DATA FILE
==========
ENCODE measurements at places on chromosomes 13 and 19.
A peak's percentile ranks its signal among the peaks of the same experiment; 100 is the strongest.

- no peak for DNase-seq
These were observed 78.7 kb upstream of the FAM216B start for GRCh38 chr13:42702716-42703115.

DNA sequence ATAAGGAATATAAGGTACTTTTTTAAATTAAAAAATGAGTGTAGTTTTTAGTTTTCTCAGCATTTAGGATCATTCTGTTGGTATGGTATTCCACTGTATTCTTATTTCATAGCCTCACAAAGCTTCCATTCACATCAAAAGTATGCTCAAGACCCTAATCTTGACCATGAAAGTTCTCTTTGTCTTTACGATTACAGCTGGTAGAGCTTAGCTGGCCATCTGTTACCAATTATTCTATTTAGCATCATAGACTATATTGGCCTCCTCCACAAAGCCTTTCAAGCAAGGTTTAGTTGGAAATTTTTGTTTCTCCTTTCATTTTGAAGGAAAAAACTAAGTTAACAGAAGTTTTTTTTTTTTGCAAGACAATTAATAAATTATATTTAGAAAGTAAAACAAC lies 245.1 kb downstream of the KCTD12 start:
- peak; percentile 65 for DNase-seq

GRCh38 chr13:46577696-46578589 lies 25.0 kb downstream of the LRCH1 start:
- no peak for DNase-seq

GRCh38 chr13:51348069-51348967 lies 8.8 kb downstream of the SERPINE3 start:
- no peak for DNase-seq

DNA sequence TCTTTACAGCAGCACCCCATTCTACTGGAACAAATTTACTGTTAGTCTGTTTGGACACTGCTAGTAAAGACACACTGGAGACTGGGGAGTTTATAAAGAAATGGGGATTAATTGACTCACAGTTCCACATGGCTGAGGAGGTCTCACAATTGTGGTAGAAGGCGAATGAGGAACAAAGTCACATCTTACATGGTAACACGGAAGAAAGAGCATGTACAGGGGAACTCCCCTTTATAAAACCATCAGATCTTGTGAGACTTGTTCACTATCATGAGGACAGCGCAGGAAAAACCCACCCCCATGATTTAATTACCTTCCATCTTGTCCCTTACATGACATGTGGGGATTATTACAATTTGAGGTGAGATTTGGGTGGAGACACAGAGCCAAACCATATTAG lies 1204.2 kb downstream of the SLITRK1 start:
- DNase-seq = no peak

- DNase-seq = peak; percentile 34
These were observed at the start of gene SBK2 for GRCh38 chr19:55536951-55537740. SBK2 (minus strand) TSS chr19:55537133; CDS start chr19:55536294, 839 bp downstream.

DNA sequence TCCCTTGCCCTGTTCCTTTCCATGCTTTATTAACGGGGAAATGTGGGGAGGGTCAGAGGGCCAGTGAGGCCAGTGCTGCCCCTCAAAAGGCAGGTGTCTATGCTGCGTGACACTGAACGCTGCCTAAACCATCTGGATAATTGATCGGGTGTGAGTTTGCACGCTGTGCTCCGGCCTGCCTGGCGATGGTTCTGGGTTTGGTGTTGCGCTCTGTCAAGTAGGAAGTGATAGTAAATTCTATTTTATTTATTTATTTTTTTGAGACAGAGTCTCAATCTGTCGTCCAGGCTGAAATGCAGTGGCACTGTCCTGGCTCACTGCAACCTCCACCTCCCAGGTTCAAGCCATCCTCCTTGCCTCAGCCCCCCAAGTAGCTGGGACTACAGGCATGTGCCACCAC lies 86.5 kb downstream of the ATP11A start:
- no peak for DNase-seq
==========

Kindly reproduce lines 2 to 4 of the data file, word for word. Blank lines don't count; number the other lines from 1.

A peak's percentile ranks its signal among the peaks of the same experiment; 100 is the strongest.

- no peak for DNase-seq
These were observed 78.7 kb upstream of the FAM216B start for GRCh38 chr13:42702716-42703115.